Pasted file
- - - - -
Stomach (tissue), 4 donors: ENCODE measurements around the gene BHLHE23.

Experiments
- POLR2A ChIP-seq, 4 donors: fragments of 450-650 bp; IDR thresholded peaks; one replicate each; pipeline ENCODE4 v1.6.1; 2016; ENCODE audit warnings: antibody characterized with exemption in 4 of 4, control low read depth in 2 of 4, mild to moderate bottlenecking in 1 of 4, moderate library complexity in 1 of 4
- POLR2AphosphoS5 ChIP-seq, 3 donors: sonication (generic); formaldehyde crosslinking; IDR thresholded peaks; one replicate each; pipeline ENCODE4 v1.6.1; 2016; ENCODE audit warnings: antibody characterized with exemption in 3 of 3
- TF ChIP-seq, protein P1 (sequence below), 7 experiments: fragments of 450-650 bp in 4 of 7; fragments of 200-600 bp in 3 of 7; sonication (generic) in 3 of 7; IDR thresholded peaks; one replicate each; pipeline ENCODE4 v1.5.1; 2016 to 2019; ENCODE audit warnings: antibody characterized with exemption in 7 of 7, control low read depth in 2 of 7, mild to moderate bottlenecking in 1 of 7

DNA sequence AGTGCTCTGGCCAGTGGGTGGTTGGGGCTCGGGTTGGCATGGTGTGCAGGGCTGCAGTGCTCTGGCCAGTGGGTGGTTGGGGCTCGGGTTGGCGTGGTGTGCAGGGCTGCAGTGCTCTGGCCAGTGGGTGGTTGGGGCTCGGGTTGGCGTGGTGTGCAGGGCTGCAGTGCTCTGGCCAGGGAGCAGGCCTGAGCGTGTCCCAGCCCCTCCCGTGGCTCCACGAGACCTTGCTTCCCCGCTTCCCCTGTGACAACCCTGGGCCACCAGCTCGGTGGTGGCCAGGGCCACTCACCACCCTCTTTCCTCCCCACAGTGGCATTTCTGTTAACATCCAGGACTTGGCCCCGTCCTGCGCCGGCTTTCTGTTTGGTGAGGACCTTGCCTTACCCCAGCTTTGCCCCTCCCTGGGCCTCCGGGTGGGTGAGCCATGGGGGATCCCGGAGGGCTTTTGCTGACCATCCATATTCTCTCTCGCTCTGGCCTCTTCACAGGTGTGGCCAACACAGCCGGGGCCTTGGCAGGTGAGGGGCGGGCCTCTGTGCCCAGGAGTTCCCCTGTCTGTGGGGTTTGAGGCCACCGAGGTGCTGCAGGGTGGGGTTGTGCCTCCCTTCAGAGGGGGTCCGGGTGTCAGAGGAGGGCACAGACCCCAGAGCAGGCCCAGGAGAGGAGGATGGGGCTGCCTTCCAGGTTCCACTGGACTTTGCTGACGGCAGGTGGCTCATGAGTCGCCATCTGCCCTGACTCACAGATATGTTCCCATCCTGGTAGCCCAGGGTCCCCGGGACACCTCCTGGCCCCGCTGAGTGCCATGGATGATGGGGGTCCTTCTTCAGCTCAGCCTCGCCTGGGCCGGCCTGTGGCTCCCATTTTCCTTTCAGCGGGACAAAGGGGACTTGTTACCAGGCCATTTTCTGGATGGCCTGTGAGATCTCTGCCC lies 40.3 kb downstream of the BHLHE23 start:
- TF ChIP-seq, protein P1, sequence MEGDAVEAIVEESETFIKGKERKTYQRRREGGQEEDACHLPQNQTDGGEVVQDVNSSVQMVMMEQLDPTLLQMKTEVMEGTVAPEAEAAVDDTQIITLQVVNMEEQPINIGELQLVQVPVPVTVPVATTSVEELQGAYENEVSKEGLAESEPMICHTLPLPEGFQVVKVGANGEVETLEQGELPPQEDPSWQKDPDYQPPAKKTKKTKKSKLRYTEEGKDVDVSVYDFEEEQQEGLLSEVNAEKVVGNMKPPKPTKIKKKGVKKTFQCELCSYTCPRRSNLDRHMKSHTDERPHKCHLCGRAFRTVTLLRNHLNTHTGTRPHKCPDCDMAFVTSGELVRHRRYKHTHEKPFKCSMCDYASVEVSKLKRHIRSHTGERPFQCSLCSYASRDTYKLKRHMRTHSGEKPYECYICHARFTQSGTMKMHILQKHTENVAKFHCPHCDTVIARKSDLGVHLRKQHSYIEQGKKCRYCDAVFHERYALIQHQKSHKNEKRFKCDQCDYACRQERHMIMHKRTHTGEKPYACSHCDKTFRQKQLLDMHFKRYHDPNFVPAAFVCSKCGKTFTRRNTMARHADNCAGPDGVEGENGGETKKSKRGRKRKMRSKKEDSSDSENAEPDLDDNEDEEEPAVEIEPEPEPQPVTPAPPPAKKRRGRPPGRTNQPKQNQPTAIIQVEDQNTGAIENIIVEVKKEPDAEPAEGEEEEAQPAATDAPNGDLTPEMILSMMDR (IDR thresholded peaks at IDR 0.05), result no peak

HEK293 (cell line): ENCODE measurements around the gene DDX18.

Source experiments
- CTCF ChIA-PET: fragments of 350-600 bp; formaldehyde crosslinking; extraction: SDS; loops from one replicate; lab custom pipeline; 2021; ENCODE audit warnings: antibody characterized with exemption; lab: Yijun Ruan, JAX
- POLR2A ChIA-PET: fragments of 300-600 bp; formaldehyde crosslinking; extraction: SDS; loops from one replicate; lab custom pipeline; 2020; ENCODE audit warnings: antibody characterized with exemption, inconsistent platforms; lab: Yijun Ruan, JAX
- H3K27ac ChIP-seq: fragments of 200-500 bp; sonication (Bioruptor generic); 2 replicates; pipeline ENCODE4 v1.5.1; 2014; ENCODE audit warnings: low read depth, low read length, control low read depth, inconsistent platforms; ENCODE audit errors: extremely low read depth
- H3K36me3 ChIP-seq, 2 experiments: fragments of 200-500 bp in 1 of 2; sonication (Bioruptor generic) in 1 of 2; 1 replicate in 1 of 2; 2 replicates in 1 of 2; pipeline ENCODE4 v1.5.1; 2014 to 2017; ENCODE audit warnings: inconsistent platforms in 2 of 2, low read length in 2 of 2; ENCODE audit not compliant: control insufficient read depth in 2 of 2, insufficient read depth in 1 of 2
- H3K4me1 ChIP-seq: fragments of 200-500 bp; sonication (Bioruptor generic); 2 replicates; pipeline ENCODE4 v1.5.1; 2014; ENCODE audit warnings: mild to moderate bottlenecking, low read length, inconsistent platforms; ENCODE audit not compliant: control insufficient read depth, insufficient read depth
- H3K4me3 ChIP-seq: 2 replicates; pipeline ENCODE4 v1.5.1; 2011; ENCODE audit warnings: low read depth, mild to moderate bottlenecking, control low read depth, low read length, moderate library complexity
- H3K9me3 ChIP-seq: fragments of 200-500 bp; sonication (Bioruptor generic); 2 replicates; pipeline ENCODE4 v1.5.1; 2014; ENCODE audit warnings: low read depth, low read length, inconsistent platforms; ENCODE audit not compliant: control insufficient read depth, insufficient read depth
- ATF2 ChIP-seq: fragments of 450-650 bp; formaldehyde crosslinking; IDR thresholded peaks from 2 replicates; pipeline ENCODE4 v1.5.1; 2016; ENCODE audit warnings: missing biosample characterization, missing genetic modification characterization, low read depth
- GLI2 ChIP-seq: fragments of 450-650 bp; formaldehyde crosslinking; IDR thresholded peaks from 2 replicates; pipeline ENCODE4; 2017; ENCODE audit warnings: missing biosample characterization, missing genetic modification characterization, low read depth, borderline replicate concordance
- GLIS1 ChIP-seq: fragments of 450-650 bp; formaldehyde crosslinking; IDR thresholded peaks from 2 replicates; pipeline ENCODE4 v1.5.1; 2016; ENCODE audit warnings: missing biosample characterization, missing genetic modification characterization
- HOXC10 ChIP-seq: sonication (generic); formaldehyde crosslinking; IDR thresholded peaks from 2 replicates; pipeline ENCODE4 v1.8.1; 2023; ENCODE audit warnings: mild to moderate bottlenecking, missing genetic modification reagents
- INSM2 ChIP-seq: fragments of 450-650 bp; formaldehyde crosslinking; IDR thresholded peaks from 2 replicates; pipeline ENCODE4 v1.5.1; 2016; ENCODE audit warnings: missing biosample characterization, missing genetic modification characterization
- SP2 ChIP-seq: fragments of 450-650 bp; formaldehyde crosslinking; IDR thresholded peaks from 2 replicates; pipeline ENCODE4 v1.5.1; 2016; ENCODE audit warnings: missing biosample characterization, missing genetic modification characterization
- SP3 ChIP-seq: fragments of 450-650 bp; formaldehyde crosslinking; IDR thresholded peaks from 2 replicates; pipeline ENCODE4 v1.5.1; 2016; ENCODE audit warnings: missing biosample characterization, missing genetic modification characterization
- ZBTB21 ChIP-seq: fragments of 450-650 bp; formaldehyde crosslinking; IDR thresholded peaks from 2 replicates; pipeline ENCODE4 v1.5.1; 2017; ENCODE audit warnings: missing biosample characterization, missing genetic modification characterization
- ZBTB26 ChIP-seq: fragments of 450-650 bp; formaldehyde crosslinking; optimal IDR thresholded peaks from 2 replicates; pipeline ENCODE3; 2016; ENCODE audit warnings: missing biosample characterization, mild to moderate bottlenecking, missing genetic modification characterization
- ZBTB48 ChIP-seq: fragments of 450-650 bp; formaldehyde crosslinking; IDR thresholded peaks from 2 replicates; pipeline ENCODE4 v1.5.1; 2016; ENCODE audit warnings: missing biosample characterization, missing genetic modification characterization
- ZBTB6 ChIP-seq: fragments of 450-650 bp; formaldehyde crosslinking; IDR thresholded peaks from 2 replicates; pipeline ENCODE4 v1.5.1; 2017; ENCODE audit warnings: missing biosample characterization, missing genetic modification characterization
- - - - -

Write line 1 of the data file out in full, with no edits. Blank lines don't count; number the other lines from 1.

Stomach (tissue), 4 donors: ENCODE measurements around the gene BHLHE23.